The UK has long since dropped out of the top ten for research into its immediate natural world and its students continue, understandably, to seek study of sexier animals in more exotic locations. With little money in the pot from government and that which there is in just two pockets; the landowners or the NGOs, I cannot see any progression unless Defra in particular stops trying to make their own mark based on the strongest lobby voice and / or the very unscientific drivel spouted by thinktanks and works to simply fund proper research and the PR it needs to stop it being mistreated by the frankly disgraceful UK media – which would surely cost much less than the bills resulting from their own mistakes (such as the £700,000 price tag of the independent forestry panel).

  16. Many years ago, on a night out in the Aultnamain Inn, I admitted that I worked for the RSPB. A tweedie keeper and his pals were very keen to give me a kicking on that basis. I thought it said more about them and their ilk than the RSPB.

    Magnus’ original article is his more civilised version of giving the RSPB a kicking – but no more valid.

  17. I would like to apologise to Magnus for the offensive / poorly constructed comments he received in response to his work

    It would appear that the great unwashed have a misplaced sense of entitlement to what happens in large areas of the countryside.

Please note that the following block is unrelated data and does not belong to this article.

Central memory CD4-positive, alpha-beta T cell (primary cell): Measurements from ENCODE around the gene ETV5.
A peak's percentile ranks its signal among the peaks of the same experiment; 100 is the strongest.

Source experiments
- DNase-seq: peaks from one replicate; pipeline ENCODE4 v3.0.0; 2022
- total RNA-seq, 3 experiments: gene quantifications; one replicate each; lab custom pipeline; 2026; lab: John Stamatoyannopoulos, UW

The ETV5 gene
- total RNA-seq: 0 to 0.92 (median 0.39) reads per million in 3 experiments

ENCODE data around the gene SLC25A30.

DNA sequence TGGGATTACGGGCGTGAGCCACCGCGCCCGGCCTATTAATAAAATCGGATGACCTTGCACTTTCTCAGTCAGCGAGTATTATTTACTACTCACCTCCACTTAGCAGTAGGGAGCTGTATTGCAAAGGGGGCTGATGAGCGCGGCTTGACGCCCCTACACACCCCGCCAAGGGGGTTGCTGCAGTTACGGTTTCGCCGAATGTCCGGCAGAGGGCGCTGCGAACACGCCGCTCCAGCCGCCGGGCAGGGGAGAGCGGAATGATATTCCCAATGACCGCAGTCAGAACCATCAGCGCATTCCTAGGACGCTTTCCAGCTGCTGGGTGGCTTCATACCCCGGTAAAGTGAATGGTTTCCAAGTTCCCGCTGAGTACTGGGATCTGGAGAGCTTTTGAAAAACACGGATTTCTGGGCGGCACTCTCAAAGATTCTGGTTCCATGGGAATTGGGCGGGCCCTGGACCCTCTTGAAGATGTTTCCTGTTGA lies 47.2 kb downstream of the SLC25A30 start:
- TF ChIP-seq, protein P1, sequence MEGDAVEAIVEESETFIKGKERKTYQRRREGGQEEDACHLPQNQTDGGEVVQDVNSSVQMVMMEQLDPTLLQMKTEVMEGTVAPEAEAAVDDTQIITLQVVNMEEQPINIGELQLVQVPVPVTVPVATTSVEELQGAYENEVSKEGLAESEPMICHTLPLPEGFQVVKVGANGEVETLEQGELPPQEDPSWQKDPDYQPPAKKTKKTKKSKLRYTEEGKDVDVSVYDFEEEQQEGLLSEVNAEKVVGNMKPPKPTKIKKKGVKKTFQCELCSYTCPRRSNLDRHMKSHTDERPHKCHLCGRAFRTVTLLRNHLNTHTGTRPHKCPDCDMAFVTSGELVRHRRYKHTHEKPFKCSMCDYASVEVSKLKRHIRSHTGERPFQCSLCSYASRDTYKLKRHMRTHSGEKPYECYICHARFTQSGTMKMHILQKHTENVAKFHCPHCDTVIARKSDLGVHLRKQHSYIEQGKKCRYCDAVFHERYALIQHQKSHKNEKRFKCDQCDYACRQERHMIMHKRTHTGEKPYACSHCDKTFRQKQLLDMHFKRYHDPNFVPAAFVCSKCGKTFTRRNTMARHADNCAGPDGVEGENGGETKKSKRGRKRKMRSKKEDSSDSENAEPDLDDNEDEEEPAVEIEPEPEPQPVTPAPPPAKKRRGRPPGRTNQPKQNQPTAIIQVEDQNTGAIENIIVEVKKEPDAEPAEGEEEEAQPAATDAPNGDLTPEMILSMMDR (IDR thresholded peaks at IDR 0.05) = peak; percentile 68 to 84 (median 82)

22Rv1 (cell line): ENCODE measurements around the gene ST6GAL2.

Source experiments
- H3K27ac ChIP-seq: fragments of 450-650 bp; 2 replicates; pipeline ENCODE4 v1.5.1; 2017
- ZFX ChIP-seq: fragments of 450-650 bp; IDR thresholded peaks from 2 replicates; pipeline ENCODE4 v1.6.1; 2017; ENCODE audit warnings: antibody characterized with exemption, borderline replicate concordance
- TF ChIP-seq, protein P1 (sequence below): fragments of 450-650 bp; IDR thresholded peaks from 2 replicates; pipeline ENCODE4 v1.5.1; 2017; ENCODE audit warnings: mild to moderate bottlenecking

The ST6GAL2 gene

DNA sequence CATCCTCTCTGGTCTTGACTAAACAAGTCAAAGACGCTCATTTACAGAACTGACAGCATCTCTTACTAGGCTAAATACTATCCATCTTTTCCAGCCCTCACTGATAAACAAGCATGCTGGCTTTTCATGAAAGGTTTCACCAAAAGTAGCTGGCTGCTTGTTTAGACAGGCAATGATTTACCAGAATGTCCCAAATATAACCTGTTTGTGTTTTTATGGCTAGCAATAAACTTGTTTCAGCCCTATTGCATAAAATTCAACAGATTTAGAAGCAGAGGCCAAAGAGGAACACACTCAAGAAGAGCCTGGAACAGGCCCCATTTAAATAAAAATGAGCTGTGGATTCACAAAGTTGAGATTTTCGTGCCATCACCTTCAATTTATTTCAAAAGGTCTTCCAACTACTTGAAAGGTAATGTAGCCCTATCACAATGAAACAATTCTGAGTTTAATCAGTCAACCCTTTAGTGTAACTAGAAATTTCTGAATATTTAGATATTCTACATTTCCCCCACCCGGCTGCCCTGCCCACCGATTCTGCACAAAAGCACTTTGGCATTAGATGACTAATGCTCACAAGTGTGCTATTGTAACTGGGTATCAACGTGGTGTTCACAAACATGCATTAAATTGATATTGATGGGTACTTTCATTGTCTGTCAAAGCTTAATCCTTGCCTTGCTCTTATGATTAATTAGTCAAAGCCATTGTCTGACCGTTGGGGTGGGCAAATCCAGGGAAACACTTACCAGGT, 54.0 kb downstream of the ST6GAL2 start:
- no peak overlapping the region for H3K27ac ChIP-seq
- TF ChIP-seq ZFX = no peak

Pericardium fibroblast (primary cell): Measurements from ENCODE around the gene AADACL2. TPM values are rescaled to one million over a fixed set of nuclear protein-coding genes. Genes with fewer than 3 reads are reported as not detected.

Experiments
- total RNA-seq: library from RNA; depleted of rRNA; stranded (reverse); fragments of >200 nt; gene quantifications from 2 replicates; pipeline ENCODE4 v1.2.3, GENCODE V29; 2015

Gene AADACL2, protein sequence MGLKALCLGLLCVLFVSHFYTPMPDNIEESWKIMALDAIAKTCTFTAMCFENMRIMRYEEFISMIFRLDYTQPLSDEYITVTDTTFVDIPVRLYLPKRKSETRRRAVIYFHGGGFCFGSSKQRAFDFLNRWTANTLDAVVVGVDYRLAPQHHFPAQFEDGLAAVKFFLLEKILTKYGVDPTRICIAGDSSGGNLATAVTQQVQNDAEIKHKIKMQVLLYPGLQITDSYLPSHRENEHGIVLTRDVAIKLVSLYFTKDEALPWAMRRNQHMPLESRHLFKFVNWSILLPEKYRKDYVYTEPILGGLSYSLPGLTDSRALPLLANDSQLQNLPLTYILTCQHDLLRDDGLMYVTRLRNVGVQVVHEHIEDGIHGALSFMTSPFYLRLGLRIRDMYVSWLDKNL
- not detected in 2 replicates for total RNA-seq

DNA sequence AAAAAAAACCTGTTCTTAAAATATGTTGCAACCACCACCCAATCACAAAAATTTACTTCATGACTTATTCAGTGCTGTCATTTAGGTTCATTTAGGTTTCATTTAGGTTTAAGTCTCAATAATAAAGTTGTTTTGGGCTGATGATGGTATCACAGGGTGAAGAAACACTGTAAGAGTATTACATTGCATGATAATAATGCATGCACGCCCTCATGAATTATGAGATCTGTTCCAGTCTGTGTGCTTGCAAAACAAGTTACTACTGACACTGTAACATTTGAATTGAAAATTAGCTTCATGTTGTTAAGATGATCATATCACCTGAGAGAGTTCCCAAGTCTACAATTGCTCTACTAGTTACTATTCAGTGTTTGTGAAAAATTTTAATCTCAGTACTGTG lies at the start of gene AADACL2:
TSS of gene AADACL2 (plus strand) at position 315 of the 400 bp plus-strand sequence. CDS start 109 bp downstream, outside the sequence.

My faith has been restored in the current system through his balanced views. I feel that the he and his ilk should be allowed to continue to manage their land as they wish – because they have done such a good job of it so far !

    It’s a shame that my children probably wont see a Harrier …. but with some luck and a proper upbringing – I hope they will be able hit bushes with sticks so that the learned can shoot what flys out

  18. I applaud the quality, balance and reason of Magus Linklater’s prose in his article. I applaud his determination and bravery to continue his journey to bring reason and balance to this fractious debate which has disengaged so many.

    1. And I would say Daye that addressing the balance as you put it will require Magnus and others challenging their position of denial and listening to some hard facts. The RSPB and it’s membership are not the bully-boys they are being betrayed as, but are caring people who want to avert the local extinction of the Hen Harrier. Fractious debate and applauding bravery remains cmpletely irrelevant if estate owners and their paid keepers fail to take responsibility for crimes against birds of prey.

    2. Well that’s a surprise Daye, however I don’t think many would agree with your comment that Mr Linklater brings “reason and balance to this fractious debate”. And as for “quality” well that really is having a bit of a laugh.

      Mr Linklater and the rest of his landowning and shooting chums will continue to see things through the barrel of a shotgun, and no reasoned argument will ever make them see differently.

      Here’s the snippet of science for you Daye that suggests Hen Harriers don’t seem to fare too well on Grouse moors.
      “Recently, some important reviews have quantified the magnitude of hen harrier persecution. For example, Redpath et al. (2010) found that there were records of only 5 successful hen harrier nests on the estimated 3,696 km2 of driven grouse moors in the UK in 2008; an area of habitat estimated to have the potential to support about 500 pairs”. Source: A Conservation Framework for Hen Harriers in the United Kingdom. Fielding, A., Haworth, P., Whitfield, P., McLeod, D. & Riley, H. 2011. JNCC Report 441. Joint Nature Conservation Committee, Peterborough.